BIHIMA: How could hybrid sound processing help people with the challenges associated with busy environments?

NLG: The hybrid technology would help through its multiple channel approach: it’s this that enables that comfortable, enjoyable sound in a busy, noisy environment. However, the main benefit comes from the combination of the hybrid sound processing with the approach to reducing noise. Here, the primary technology breaks down into directionality and noise reduction. Really, this is the opposite to the hybrid processing, which is all about amplifying sounds. The sweet spot lies in making the two work together to produce a natural, crisp and clear sound. And that isn’t easy! There are countless ideas out there about how the two systems can work together; the practical implementation is key, and difficult.

 

BIHIMA: What other systems can work alongside hearing processing systems to help people with hearing loss?

NLG: The primary hearing benefits of any hearing device come down to noise management, audio amplification and anti-feedback. Ensuring that all of these are to the highest standard is the first step, but ultimately the benefit comes back down to that sense of quality of life; and there are some great steps being made in that direction. Devices should be appealing and attractive for users: we want more people to utilise hearing technology, so improvements such as a move to rechargeable batteries, from isolated systems to connected devices and integrating technology with things like Bluetooth are only going to benefit the user. We will keep developing and expanding – the only way is up from here.

Bernafon      Nicolas le Goff: “It’s the things that we take for granted, like the sound of snow crunching underneath our feet, that mesmerise me.”

BIHIMA: Finally, what would you love to see happen for the future of hearing technology?

NLG: That’s a tricky one! Ultimately, we want more people to benefit from hearing instruments and at a more rapid rate. This means we need more efficient processes to get patients to that point and for that point to be a successful one. The process for those with hearing loss exploring hearing technology will always involve a clinician, so this is where I would like to see more focus being directed: how can clinicians get patients to a good result and faster? There’s still a lot of resistance to people taking up hearing instruments, and plenty of instances of people having a hearing instrument fitted but that fitting not being a positive one. This needs to improve.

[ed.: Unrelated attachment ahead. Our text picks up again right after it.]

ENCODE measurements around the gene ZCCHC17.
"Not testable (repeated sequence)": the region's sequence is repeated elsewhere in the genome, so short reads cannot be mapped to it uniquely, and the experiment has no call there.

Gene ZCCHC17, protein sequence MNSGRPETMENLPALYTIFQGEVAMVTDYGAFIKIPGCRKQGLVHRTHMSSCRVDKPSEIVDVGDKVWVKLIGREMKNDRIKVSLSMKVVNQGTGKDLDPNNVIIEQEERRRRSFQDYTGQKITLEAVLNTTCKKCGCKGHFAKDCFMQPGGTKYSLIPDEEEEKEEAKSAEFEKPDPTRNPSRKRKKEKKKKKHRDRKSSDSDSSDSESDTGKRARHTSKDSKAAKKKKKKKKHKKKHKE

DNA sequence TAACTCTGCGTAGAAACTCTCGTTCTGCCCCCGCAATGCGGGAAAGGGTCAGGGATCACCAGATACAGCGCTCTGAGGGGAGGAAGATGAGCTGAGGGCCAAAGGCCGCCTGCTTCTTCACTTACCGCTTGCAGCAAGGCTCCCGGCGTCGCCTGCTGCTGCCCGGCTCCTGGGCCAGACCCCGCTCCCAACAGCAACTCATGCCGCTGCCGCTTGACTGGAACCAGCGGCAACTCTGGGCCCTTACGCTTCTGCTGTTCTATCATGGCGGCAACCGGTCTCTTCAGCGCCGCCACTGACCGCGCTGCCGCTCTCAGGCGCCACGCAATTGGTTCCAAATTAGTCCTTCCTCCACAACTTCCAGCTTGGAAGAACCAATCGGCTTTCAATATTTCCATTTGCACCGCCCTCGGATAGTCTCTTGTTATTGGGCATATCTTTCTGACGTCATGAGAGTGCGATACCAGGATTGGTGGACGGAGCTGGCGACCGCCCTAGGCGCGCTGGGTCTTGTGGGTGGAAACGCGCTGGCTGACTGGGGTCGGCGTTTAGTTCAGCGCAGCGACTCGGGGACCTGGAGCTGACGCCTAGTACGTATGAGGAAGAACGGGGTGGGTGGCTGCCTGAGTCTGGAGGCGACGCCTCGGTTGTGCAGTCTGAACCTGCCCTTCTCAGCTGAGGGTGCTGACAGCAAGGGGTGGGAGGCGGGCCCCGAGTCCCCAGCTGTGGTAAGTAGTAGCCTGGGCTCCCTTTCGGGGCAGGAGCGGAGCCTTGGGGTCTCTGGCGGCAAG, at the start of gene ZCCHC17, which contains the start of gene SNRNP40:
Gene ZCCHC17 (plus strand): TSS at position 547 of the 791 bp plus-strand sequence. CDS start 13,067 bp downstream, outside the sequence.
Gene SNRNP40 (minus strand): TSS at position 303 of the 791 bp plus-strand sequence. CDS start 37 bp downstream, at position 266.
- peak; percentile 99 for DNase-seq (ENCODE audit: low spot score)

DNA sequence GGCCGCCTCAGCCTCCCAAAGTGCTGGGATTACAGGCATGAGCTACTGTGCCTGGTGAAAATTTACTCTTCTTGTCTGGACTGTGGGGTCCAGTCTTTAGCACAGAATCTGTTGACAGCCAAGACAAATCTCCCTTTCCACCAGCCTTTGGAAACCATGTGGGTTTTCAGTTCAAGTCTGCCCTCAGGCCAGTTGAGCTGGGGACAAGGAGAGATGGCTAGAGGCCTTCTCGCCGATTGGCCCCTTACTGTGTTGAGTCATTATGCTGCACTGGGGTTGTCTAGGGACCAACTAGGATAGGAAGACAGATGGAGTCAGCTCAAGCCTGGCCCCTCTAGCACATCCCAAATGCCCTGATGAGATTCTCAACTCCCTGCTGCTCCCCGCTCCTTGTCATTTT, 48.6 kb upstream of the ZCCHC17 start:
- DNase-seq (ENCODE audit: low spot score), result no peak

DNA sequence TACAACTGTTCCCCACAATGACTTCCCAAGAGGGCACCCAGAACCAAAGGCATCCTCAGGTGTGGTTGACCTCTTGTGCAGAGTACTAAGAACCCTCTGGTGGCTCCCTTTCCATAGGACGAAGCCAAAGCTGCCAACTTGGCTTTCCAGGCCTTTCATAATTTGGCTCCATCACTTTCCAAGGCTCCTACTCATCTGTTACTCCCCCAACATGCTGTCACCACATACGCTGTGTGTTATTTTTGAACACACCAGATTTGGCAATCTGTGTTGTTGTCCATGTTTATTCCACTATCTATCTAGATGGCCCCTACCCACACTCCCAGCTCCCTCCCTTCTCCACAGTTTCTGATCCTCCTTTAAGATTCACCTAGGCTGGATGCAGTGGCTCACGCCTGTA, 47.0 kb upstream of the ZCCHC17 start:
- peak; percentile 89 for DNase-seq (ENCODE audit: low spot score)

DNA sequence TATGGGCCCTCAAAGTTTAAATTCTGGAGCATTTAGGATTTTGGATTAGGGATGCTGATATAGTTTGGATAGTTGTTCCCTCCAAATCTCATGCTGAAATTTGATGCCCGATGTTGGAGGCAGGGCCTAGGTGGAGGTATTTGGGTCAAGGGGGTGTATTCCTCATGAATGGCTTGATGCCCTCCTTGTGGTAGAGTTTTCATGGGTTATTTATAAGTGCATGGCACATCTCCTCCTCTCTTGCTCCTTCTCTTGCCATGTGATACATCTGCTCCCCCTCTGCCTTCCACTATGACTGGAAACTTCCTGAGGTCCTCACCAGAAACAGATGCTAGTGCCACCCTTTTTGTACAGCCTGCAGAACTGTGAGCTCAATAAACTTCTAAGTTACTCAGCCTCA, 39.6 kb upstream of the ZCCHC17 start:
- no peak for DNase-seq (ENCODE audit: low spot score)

Historically, clinicians use audiograms for hearing instrument fittings, which is a necessary step, but not as wholistic as it should probably be. There’s a strong base of research around the value of moving away from the audiogram and towards a patient-centred form of fitting. This has enormous benefits, as fitting hearing instruments is complex and requires a true understanding of the patient. So, what I am hoping to see is deeper work in this space, with the benefits more readily made available to patients and a faster, more streamlined path to a good fitting. The ripple effects of this could be extraordinary.

 

About BIHIMA:

 

BIHIMA (British Irish Hearing Instrument Manufacturers Association) represents the hearing instrument manufacturers of Britain and Ireland, working in partnership with other professional, trade, regulatory and consumer organisations within the health care and charitable sectors. We raise consumer awareness about the latest hearing technology and aim to influence government and policy makers to improve the lives of people with hearing difficulties.

Source: Bernafon

Liz Pusey